In The Tank
Mother Jones|March/April 2021
Ethanol’s clean promise has only led to dirtier air.
By Tom Philpott

PRESIDENT JOE BIDEN campaigned on an ambitious plan to tackle climate change with a “clean energy revolution,” including incentives to phase out gas-powered cars in favor of electric ones. The growing consensus among climate experts is that to slash carbon emissions quickly enough, we need to eliminate as much air-fouling combustion as possible while expanding wind and solar energy to power the grid. But a key aspect of Biden’s agenda contradicts this push: He’s vowed to “promote ethanol and the next generation of biofuels,” declaring them “vital to the future of rural America—and the climate.” Biden tapped longtime ethanol champion Tom Vilsack—former governor of Iowa, the fuel’s Saudi Arabia—to run the Department of Agriculture, a post he held under Obama.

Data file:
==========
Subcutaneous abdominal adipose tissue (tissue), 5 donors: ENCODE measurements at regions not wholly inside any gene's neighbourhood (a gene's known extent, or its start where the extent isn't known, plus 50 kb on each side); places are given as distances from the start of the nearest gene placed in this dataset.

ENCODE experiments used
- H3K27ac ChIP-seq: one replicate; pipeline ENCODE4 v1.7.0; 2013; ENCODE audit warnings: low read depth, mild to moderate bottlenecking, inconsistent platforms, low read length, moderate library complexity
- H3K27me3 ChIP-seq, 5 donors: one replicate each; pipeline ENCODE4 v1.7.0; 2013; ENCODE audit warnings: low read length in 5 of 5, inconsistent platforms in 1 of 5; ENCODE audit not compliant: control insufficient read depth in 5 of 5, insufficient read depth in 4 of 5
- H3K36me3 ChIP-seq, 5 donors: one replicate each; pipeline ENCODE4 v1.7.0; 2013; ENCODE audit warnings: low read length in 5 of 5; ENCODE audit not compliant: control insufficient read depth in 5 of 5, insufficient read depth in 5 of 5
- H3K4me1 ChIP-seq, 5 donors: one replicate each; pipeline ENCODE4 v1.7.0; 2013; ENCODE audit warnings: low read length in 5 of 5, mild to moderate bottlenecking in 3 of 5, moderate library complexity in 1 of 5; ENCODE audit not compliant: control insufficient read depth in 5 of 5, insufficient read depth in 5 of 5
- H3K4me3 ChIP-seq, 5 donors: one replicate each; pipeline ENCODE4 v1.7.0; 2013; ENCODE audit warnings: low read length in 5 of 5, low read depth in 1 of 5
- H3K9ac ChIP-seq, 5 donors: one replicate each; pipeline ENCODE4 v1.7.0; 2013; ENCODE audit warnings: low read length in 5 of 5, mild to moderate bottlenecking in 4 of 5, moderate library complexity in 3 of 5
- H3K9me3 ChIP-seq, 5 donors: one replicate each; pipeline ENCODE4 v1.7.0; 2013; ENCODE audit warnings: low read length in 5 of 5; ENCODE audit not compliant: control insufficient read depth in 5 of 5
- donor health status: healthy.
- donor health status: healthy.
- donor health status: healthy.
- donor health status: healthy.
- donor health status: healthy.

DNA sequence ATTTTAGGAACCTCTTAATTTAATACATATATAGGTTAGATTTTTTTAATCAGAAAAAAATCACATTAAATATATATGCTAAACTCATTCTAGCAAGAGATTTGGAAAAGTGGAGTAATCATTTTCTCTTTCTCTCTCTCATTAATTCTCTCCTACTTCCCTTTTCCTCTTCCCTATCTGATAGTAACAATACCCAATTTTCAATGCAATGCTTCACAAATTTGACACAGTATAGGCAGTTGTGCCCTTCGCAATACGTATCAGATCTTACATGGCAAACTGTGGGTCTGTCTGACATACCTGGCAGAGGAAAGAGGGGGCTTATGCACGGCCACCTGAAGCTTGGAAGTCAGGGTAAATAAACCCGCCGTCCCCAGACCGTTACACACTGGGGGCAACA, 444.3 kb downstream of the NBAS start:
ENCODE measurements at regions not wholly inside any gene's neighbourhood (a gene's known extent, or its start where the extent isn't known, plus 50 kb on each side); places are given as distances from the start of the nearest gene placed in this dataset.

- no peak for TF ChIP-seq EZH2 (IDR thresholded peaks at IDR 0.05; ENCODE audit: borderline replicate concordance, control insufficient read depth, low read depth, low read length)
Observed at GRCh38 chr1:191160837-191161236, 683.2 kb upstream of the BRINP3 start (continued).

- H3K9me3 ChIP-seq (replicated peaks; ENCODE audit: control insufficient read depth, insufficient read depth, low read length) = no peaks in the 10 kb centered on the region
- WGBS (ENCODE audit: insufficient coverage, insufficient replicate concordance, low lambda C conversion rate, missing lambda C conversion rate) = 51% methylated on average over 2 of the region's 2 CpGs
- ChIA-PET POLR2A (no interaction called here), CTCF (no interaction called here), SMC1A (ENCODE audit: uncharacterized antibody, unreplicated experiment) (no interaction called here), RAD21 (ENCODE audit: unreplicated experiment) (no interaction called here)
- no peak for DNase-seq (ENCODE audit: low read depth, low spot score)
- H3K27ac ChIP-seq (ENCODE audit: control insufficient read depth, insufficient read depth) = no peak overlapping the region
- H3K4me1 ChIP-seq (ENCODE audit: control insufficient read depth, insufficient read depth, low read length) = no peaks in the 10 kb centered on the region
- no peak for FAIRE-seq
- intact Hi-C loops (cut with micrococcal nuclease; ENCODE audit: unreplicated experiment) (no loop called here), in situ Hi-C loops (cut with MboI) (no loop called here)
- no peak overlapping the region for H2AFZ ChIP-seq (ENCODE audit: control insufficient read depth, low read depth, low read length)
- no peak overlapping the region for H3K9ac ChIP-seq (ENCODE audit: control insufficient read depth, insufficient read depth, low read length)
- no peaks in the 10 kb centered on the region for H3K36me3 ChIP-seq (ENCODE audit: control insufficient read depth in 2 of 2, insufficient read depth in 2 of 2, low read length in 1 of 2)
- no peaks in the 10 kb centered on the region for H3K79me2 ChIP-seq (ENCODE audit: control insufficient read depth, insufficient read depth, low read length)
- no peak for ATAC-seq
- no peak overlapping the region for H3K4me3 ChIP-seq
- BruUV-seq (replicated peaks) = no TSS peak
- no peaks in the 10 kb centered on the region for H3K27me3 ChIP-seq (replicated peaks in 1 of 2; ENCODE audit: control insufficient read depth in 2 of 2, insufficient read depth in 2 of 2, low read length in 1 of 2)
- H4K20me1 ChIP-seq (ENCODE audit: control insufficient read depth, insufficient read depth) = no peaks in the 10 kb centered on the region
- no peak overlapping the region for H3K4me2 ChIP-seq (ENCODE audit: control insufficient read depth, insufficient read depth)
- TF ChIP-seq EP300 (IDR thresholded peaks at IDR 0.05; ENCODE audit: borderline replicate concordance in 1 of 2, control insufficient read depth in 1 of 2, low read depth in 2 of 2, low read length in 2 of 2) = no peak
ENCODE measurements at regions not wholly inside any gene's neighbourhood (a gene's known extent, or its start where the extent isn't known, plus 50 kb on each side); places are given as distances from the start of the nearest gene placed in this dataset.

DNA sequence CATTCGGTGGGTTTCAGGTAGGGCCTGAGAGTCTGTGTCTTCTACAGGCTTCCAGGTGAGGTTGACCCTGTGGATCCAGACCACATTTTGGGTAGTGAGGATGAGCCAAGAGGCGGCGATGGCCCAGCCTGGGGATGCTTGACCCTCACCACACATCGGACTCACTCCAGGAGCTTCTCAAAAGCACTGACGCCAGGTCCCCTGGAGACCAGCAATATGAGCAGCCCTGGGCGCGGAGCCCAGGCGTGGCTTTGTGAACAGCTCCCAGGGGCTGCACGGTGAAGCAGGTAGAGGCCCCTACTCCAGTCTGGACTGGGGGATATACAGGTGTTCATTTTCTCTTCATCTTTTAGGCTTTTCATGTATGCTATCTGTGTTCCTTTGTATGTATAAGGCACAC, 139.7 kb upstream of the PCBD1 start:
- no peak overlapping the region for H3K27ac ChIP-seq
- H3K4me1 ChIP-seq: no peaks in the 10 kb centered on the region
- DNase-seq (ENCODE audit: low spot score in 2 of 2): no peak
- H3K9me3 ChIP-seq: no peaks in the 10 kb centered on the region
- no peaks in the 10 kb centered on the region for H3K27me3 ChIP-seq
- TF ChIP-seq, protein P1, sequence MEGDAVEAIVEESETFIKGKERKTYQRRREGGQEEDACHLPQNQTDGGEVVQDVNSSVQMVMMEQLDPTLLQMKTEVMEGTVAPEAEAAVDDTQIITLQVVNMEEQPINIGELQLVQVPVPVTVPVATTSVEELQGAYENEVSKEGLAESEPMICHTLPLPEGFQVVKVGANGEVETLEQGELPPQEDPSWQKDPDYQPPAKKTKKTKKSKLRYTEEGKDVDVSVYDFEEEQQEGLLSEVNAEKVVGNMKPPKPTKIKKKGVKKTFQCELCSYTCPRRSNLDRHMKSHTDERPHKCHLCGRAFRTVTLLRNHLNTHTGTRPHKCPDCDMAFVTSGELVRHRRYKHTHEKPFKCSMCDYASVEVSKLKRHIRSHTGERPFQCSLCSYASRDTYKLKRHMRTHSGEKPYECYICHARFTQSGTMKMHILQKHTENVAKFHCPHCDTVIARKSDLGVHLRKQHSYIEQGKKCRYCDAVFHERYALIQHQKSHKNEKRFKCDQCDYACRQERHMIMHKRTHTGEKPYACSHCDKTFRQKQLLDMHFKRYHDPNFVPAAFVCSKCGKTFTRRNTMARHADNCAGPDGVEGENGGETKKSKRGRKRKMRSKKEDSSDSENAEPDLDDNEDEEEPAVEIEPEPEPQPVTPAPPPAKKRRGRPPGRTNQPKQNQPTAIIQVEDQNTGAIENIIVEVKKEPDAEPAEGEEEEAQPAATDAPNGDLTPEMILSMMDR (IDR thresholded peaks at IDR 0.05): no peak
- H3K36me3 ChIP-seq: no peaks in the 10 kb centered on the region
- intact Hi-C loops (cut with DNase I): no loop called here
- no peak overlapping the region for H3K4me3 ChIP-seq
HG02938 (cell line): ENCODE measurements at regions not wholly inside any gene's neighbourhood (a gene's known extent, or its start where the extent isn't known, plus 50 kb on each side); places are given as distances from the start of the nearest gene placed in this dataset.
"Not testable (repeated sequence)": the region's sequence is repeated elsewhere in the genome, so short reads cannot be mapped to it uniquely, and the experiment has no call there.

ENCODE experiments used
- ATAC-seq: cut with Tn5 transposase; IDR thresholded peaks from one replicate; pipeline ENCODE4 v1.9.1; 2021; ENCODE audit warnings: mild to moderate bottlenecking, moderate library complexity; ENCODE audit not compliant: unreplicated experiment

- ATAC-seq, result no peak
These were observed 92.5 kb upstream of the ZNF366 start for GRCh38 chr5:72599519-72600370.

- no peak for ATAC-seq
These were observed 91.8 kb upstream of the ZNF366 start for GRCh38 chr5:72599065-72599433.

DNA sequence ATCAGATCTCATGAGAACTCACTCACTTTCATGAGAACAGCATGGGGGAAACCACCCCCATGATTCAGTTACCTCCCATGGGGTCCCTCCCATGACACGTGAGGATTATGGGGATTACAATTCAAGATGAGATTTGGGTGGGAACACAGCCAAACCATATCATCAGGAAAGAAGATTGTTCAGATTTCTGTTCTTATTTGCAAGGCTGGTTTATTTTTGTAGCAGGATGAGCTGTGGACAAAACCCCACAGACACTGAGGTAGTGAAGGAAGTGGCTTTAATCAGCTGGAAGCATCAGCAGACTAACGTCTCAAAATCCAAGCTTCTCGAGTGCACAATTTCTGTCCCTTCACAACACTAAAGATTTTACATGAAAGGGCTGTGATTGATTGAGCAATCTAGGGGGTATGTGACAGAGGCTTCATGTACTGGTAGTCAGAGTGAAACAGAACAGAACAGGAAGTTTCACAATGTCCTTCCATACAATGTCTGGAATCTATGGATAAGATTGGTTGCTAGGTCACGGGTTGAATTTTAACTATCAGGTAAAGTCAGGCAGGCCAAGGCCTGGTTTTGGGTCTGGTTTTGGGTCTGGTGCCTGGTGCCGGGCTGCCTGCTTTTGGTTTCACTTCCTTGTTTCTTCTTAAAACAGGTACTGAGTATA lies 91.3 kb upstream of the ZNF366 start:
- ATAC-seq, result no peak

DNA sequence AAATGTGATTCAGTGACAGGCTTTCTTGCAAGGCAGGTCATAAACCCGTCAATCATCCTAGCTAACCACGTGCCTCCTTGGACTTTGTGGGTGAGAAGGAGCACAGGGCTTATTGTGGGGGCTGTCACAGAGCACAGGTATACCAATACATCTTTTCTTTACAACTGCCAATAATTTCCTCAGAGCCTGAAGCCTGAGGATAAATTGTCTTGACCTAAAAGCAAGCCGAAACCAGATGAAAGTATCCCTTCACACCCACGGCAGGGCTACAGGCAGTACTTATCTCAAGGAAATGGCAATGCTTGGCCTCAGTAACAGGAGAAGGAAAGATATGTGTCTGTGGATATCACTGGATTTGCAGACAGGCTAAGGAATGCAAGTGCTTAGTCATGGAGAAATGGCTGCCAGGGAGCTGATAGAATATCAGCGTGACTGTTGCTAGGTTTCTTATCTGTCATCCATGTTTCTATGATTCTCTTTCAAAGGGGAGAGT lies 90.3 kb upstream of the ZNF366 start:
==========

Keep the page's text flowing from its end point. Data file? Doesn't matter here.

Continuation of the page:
In doing so, Biden is doubling down on a bad idea that has flourished since the days of President George W. Bush. Shortly before declaring the nation “addicted to oil” in 2006, Bush pushed through a bipartisan law with a “renewable fuel standard” that effectively mandated a dramatic ramp-up in corn ethanol production. As a result, the portion of the massive US corn crop devoted to the fuel rose from 11 percent in 2004 to 38 percent in 2015, where it has held steady. Today, corn-based ethanol has replaced about 10 percent of “climate change causing petroleum” at the gas station, boasts the website of the American Coalition for Ethanol, the industry’s main lobbying group, adding that ethanol production “supports 360,000 jobs in rural communities.”

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